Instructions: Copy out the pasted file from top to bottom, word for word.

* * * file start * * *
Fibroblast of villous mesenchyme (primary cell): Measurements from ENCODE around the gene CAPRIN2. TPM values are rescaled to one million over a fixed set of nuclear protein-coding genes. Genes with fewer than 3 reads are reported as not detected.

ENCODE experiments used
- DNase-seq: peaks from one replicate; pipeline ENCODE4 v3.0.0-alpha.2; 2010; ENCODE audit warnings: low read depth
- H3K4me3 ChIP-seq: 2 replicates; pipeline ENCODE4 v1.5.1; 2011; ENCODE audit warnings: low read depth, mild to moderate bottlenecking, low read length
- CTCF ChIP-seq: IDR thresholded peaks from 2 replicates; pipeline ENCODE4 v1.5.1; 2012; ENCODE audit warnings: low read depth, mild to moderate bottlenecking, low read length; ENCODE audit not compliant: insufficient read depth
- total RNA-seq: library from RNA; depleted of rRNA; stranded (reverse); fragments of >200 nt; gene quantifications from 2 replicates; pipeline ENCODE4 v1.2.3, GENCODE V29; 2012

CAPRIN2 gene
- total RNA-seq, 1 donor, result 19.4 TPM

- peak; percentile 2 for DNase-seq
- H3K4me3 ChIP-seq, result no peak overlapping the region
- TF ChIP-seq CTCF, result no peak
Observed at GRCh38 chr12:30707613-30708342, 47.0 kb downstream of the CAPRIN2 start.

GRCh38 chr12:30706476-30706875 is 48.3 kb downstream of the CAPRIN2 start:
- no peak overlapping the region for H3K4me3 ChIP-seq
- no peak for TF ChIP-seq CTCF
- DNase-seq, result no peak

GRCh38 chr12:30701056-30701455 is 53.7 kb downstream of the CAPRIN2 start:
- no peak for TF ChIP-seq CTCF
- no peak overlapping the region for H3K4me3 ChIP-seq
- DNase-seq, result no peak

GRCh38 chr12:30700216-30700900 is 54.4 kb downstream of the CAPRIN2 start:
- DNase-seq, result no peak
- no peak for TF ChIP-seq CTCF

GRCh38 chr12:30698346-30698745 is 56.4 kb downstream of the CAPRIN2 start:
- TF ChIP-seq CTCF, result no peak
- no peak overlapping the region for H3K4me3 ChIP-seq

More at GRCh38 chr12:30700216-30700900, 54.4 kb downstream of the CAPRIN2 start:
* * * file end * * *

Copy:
Fibroblast of villous mesenchyme (primary cell): Measurements from ENCODE around the gene CAPRIN2. TPM values are rescaled to one million over a fixed set of nuclear protein-coding genes. Genes with fewer than 3 reads are reported as not detected.

ENCODE experiments used
- DNase-seq: peaks from one replicate; pipeline ENCODE4 v3.0.0-alpha.2; 2010; ENCODE audit warnings: low read depth
- H3K4me3 ChIP-seq: 2 replicates; pipeline ENCODE4 v1.5.1; 2011; ENCODE audit warnings: low read depth, mild to moderate bottlenecking, low read length
- CTCF ChIP-seq: IDR thresholded peaks from 2 replicates; pipeline ENCODE4 v1.5.1; 2012; ENCODE audit warnings: low read depth, mild to moderate bottlenecking, low read length; ENCODE audit not compliant: insufficient read depth
- total RNA-seq: library from RNA; depleted of rRNA; stranded (reverse); fragments of >200 nt; gene quantifications from 2 replicates; pipeline ENCODE4 v1.2.3, GENCODE V29; 2012

CAPRIN2 gene
- total RNA-seq, 1 donor, result 19.4 TPM

- peak; percentile 2 for DNase-seq
- H3K4me3 ChIP-seq, result no peak overlapping the region
- TF ChIP-seq CTCF, result no peak
Observed at GRCh38 chr12:30707613-30708342, 47.0 kb downstream of the CAPRIN2 start.

GRCh38 chr12:30706476-30706875 is 48.3 kb downstream of the CAPRIN2 start:
- no peak overlapping the region for H3K4me3 ChIP-seq
- no peak for TF ChIP-seq CTCF
- DNase-seq, result no peak

GRCh38 chr12:30701056-30701455 is 53.7 kb downstream of the CAPRIN2 start:
- no peak for TF ChIP-seq CTCF
- no peak overlapping the region for H3K4me3 ChIP-seq
- DNase-seq, result no peak

GRCh38 chr12:30700216-30700900 is 54.4 kb downstream of the CAPRIN2 start:
- DNase-seq, result no peak
- no peak for TF ChIP-seq CTCF

GRCh38 chr12:30698346-30698745 is 56.4 kb downstream of the CAPRIN2 start:
- TF ChIP-seq CTCF, result no peak
- no peak overlapping the region for H3K4me3 ChIP-seq

More at GRCh38 chr12:30700216-30700900, 54.4 kb downstream of the CAPRIN2 start: